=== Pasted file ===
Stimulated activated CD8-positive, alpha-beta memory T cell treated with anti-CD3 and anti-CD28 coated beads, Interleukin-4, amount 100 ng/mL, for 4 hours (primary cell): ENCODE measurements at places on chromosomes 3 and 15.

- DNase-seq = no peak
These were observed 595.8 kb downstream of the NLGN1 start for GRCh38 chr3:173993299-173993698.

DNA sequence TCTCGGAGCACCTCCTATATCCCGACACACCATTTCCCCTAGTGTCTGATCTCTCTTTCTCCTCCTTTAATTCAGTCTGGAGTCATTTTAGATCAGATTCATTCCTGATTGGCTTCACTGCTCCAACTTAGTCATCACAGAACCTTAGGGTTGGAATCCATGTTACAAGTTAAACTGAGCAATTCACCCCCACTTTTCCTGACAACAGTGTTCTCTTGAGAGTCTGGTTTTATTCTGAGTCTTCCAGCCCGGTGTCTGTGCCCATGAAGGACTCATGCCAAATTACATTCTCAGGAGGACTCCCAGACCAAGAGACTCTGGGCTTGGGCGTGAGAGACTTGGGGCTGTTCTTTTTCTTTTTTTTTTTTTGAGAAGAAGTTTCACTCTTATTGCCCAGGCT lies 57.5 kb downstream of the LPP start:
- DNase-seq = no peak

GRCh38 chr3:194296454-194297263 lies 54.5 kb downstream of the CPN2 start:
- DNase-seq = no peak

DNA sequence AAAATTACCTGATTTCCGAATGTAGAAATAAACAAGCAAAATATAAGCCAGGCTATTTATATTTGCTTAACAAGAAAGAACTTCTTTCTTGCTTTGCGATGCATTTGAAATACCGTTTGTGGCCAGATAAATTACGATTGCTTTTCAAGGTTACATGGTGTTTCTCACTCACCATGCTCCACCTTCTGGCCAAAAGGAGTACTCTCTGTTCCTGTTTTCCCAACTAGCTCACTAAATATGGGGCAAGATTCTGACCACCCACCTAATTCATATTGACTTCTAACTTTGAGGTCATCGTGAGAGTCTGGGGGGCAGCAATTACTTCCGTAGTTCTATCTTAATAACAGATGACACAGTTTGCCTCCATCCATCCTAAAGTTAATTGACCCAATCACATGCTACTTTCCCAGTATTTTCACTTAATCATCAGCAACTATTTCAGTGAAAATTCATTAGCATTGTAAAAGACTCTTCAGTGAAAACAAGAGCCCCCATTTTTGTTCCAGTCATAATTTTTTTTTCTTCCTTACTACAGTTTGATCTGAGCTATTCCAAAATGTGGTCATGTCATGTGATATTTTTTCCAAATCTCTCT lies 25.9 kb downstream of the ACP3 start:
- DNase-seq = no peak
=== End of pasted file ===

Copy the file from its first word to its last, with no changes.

Stimulated activated CD8-positive, alpha-beta memory T cell treated with anti-CD3 and anti-CD28 coated beads, Interleukin-4, amount 100 ng/mL, for 4 hours (primary cell): ENCODE measurements at places on chromosomes 3 and 15.

- DNase-seq = no peak
These were observed 595.8 kb downstream of the NLGN1 start for GRCh38 chr3:173993299-173993698.

DNA sequence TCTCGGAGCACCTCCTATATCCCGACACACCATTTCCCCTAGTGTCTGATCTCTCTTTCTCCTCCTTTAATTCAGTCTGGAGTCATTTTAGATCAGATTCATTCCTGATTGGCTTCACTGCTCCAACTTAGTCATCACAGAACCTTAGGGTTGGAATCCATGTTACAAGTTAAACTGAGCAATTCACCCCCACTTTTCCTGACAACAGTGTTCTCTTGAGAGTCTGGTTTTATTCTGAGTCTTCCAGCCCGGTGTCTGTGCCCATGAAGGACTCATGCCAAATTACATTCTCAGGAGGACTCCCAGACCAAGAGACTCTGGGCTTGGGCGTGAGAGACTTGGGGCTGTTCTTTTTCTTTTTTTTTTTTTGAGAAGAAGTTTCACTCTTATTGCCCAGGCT lies 57.5 kb downstream of the LPP start:
- DNase-seq = no peak

GRCh38 chr3:194296454-194297263 lies 54.5 kb downstream of the CPN2 start:
- DNase-seq = no peak

DNA sequence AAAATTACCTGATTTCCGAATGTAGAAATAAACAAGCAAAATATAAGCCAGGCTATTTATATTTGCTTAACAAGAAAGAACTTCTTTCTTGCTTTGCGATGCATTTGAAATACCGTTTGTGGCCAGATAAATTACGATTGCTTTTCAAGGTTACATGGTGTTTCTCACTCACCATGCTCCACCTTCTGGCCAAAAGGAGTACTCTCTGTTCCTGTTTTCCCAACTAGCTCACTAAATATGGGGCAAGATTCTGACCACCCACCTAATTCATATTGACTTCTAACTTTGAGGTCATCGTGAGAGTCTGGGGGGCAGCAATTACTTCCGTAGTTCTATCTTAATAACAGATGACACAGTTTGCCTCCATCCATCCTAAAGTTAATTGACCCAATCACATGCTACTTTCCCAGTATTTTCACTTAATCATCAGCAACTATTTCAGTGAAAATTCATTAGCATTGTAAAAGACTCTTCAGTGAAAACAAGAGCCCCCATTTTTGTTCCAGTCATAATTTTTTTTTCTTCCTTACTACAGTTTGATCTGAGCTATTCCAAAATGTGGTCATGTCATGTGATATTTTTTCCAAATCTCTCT lies 25.9 kb downstream of the ACP3 start:
- DNase-seq = no peak